Location: SW MO
1,635 posts, read 3,446,724 times
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Wow! You had a serious operation going, CheyDee! I am so impressed! That must have cost a pretty penny, too!

You've shared some of the ideas we've had but there are quite a few we haven't considered, as well.
I must admit that it all makes perfect sense but causes me to wonder if we have what it takes. Whew!

I especially like the idea of a separate outside flight area to be used only in good weather!

So, tell us, please, what type of birds you raised! And have you thought of raising them again?
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Old 10-18-2008, 11:49 AM
 
Location: the AZ desert
5,037 posts, read 8,496,482 times
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It wasn't inexpensive to build, but we did it over time so as not to feel the pain all at once. (I forgot to mention in my previous post that we also had a small generator, just in case we lost power.) It also wasn't inexpensive to maintain, with the cost of electricity, heating fuel, water/sewage, assorted trees and huge, free-standing branches, (ie manzanita), cleaning supplies, playstands, cages and nest boxes, (never seemed to have enough of those), cage materials, feed, vitamins and supplements, fresh fruits, nuts and vegetables, toys, syringes, vet bills and microchipping, leg bands, record keeping supplies, etc. It was definitely a hobby and labor of love, not a profit making enterprise. It would take hours every single morning, 7 days/week to clean cages and feed - and that's not counting when we were handfeeding chicks and providing them with human handling/interaction times at a minimum of 4 hours/day each. It is also not counting stopping at the farm stands every 2-3 days for fresh fruits and veggies, hauling feed deliveries all the way out back, etc.

It may have been a little profit making, (but certainly never a get rich plan), had we opted to add finches and other smaller birds, which are not only far more prolific breeders, but are significantly less expensive to incorporate and to sell. Instead, we mostly stayed with the birds we truly love: macaws, (blue & golds, greenwings, militarys, Hahn's, severes), African greys, (Congos and timnehs), and for a short time, medium sulfur crested and moluccan cockatoos. We were drooling over the thought of a breeding pair of Hyacinths, but that never became a reality.

Would we do it again? No. It has been a couple of decades since we've done this. There would be a new learning curve, since I'd venture to guess that new things have been learned now compared to when we did it and it would be a huge expense to begin from scratch again. Since I am now retired, it would be way too much time/energy/money and it would not fit into our current lifestyle anyway. We are both very grateful for the time we spent in the past doing this. These days, however, we are quite content having a house full of pets instead.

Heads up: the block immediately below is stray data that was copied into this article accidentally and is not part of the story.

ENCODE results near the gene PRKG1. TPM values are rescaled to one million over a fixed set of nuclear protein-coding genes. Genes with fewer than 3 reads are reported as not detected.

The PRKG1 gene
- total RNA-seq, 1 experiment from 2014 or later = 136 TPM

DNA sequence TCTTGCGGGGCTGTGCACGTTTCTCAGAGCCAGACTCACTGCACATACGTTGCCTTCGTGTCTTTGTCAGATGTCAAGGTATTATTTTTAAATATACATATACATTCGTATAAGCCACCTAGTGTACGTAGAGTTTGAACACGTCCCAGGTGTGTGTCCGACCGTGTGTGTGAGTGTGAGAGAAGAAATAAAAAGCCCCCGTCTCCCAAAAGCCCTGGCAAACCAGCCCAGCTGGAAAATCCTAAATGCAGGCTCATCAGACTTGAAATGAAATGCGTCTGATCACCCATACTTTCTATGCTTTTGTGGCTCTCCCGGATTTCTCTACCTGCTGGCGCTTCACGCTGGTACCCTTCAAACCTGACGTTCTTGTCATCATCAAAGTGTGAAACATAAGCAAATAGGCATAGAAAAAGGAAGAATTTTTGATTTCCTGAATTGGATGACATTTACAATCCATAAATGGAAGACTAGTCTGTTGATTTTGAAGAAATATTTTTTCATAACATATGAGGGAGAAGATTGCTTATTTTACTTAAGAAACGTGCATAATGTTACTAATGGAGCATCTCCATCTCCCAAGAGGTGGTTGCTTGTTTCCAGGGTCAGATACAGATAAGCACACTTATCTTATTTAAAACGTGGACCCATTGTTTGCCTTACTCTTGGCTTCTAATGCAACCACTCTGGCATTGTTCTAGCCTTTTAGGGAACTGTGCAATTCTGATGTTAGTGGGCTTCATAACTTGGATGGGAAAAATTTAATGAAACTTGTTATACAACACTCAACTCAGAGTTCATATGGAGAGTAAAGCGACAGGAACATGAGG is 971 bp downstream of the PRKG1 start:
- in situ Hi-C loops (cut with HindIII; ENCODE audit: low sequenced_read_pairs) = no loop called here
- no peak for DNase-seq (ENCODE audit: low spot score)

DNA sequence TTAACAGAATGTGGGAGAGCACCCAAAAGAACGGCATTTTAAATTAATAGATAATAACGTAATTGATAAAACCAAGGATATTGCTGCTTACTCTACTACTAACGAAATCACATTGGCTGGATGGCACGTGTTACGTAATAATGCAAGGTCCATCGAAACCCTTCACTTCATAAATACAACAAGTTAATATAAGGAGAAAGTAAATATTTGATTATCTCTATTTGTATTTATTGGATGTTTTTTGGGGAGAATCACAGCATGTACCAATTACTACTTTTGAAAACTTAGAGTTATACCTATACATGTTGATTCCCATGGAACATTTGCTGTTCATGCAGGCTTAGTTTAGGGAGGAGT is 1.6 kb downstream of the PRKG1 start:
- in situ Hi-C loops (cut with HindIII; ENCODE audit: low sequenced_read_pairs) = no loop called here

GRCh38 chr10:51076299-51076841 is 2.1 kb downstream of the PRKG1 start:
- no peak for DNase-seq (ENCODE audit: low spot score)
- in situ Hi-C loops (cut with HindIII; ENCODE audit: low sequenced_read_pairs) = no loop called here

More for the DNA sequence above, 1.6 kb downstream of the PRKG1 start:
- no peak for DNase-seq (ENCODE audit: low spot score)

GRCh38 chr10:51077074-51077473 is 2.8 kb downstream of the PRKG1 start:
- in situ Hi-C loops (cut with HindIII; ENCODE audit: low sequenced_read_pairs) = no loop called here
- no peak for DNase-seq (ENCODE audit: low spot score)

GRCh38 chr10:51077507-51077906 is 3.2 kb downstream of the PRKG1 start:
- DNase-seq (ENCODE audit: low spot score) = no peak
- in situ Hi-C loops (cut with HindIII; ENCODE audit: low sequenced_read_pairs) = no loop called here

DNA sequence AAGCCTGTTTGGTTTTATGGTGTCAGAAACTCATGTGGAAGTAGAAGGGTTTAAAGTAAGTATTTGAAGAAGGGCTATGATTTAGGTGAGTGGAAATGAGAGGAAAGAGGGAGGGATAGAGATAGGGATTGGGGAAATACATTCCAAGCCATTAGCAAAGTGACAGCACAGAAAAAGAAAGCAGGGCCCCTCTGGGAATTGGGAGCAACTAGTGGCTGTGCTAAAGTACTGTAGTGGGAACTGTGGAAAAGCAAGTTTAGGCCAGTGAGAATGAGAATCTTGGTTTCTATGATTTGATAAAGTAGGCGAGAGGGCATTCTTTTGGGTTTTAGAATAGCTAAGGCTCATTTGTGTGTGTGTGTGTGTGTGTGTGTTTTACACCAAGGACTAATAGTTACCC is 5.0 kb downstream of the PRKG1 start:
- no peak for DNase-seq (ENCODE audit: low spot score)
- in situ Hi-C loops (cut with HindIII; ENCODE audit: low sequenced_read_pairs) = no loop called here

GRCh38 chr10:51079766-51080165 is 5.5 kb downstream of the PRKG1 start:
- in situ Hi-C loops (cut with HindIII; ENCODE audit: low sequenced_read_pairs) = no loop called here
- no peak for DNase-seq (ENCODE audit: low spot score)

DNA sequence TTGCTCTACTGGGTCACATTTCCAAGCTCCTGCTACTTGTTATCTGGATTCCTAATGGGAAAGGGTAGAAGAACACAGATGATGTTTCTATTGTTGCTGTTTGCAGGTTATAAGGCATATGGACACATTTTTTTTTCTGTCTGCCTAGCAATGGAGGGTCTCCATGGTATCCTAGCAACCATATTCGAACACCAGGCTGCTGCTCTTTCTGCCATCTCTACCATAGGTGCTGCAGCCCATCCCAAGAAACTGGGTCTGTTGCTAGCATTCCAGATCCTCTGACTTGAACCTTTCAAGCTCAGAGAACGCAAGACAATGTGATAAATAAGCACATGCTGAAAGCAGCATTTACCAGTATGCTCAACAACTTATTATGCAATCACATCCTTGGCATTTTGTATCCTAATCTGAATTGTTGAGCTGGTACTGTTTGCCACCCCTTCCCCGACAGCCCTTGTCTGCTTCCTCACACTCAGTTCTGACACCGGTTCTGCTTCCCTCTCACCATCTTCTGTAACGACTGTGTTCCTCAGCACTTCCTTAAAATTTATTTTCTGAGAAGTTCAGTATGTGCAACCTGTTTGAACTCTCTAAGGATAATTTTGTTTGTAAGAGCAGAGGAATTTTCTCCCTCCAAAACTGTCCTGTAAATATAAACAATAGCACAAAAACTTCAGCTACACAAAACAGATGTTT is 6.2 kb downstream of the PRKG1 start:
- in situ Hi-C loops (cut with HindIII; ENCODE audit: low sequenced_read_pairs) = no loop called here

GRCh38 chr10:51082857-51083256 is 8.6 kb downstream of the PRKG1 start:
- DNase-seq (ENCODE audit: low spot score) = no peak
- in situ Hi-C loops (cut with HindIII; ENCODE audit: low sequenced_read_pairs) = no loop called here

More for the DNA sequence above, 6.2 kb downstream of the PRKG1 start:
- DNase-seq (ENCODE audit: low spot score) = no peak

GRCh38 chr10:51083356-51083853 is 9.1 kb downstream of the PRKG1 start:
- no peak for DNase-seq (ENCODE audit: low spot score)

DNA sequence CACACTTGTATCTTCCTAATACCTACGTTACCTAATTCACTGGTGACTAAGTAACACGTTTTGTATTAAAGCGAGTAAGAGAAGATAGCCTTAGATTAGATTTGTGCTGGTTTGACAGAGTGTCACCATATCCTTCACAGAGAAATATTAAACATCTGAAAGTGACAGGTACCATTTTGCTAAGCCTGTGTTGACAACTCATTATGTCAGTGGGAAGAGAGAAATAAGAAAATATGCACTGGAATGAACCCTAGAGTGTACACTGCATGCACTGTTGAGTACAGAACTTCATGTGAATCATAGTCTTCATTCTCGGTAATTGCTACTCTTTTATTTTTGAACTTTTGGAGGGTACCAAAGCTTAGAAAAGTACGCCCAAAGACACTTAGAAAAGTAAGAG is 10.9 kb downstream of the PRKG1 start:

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Old 10-19-2008, 09:37 PM
 
Location: SW MO
1,635 posts, read 3,446,724 times
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Yeah, that's what I'm startin' to think, CheyDee. It might not work into our lifestyle again, either. I never thought of having an operation as big as yours was but we have such fond memories of our time raising birds and I was hoping we could find a way to make it happen on a smaller scale...but reality is that the basic steps are the same. We do have a guest room that we might decide to use someday but I'm concerned about our cats getting in there so I doubt it'll happen anytime soon.

When we raised our birds, we had cats but they were born after the birds were already there so they learned that birds were just a part of the family. Our pet parakeet, Pacer, was out of his cage most of the time and lived for 9 years with those cats and only once was there a close call. He flew right over one of the cats and the cat reached up to bat at him and scratched him. I saw it happen and could tell that the cat wasn't going after the bird...as a matter of fact, he even stayed laying down. It looked like a natural reaction. Anyway, we nursed Pacer's wound and he went on to live for another couple of years.

Thanks again for sharing your experience and expertise, CheyDee. Believe it or not, I think it was just what I was looking for.

Sorry, LindiJ...I guess you'll have to find another source for your parakeet purchase...at least for now. If you want advice before you get one, though, please send me a Direct Message. I have some suggestions for you. ; )

Oh...and if anyone does find a good breeder of parakeets, please let us know. We may decide to get a pet if we can get a young male.
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Old 10-20-2008, 07:41 PM
 
Location: the AZ desert
5,037 posts, read 8,496,482 times
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A spare room is a perfect place for a small operation. Of course, they will invariably wind up spending time on the kitchen counter, table, and everywhere else then too.

I agree about the cats though. People have known to mix the two in the same house, but to me that is playing with fire and I strongly discourage it.

If your situation ever changes and you want to discuss this further please do not hesitate to PM me, since I do not always remember to check the pet section here.
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Old 10-21-2008, 06:33 PM
 
Location: SW MO
1,635 posts, read 3,446,724 times
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I agree with you, CheyDee. I don't recommend mixing birds and cats, either. I was home most of the time and have a way with being consistent in discipline so everyone behaves and stays happy. And like I said, the kittens were born in a house where the bird already lived so he wasn't a new thing for them.

I will definitely PM you if I decide to go ahead and have questions. Thanks for the offer!